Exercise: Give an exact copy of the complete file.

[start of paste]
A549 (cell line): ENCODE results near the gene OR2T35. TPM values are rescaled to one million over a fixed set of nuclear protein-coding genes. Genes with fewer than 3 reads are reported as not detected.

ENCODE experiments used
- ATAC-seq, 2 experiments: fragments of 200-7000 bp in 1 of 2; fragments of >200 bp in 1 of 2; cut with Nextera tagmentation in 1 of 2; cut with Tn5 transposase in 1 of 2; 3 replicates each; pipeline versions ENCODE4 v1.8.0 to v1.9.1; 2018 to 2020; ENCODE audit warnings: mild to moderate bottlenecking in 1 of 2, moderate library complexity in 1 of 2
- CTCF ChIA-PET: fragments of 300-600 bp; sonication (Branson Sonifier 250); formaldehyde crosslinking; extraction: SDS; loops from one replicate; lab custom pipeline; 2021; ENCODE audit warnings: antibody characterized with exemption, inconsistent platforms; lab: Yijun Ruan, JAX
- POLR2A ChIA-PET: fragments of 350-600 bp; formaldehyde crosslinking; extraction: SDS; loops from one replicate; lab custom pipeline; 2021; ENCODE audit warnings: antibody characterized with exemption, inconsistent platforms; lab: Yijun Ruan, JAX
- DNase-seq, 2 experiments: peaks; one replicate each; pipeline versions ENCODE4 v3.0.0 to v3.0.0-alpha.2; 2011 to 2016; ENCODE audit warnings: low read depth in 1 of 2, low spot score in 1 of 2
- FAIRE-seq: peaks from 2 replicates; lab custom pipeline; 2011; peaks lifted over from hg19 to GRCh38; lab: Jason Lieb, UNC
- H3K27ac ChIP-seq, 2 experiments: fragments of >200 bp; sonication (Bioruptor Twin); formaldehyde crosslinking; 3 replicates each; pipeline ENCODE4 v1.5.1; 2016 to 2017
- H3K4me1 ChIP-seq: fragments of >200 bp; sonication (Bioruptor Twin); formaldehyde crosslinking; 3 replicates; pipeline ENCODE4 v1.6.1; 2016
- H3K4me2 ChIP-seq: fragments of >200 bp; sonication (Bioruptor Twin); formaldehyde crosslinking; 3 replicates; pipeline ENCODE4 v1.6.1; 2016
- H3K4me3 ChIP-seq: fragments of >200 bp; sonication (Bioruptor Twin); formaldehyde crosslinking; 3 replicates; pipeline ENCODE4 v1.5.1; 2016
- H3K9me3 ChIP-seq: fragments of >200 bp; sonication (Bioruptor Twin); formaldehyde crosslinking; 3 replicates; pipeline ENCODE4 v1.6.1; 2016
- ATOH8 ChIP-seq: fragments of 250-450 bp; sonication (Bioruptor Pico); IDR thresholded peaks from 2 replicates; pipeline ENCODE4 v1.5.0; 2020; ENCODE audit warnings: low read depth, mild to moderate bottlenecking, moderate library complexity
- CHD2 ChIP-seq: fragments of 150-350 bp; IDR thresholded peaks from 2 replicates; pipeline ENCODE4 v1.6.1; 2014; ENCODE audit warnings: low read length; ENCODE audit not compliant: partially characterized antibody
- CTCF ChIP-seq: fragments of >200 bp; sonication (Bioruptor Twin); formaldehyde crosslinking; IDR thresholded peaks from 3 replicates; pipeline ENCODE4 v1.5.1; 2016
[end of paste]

A549 (cell line): ENCODE results near the gene OR2T35. TPM values are rescaled to one million over a fixed set of nuclear protein-coding genes. Genes with fewer than 3 reads are reported as not detected.

ENCODE experiments used
- ATAC-seq, 2 experiments: fragments of 200-7000 bp in 1 of 2; fragments of >200 bp in 1 of 2; cut with Nextera tagmentation in 1 of 2; cut with Tn5 transposase in 1 of 2; 3 replicates each; pipeline versions ENCODE4 v1.8.0 to v1.9.1; 2018 to 2020; ENCODE audit warnings: mild to moderate bottlenecking in 1 of 2, moderate library complexity in 1 of 2
- CTCF ChIA-PET: fragments of 300-600 bp; sonication (Branson Sonifier 250); formaldehyde crosslinking; extraction: SDS; loops from one replicate; lab custom pipeline; 2021; ENCODE audit warnings: antibody characterized with exemption, inconsistent platforms; lab: Yijun Ruan, JAX
- POLR2A ChIA-PET: fragments of 350-600 bp; formaldehyde crosslinking; extraction: SDS; loops from one replicate; lab custom pipeline; 2021; ENCODE audit warnings: antibody characterized with exemption, inconsistent platforms; lab: Yijun Ruan, JAX
- DNase-seq, 2 experiments: peaks; one replicate each; pipeline versions ENCODE4 v3.0.0 to v3.0.0-alpha.2; 2011 to 2016; ENCODE audit warnings: low read depth in 1 of 2, low spot score in 1 of 2
- FAIRE-seq: peaks from 2 replicates; lab custom pipeline; 2011; peaks lifted over from hg19 to GRCh38; lab: Jason Lieb, UNC
- H3K27ac ChIP-seq, 2 experiments: fragments of >200 bp; sonication (Bioruptor Twin); formaldehyde crosslinking; 3 replicates each; pipeline ENCODE4 v1.5.1; 2016 to 2017
- H3K4me1 ChIP-seq: fragments of >200 bp; sonication (Bioruptor Twin); formaldehyde crosslinking; 3 replicates; pipeline ENCODE4 v1.6.1; 2016
- H3K4me2 ChIP-seq: fragments of >200 bp; sonication (Bioruptor Twin); formaldehyde crosslinking; 3 replicates; pipeline ENCODE4 v1.6.1; 2016
- H3K4me3 ChIP-seq: fragments of >200 bp; sonication (Bioruptor Twin); formaldehyde crosslinking; 3 replicates; pipeline ENCODE4 v1.5.1; 2016
- H3K9me3 ChIP-seq: fragments of >200 bp; sonication (Bioruptor Twin); formaldehyde crosslinking; 3 replicates; pipeline ENCODE4 v1.6.1; 2016
- ATOH8 ChIP-seq: fragments of 250-450 bp; sonication (Bioruptor Pico); IDR thresholded peaks from 2 replicates; pipeline ENCODE4 v1.5.0; 2020; ENCODE audit warnings: low read depth, mild to moderate bottlenecking, moderate library complexity
- CHD2 ChIP-seq: fragments of 150-350 bp; IDR thresholded peaks from 2 replicates; pipeline ENCODE4 v1.6.1; 2014; ENCODE audit warnings: low read length; ENCODE audit not compliant: partially characterized antibody
- CTCF ChIP-seq: fragments of >200 bp; sonication (Bioruptor Twin); formaldehyde crosslinking; IDR thresholded peaks from 3 replicates; pipeline ENCODE4 v1.5.1; 2016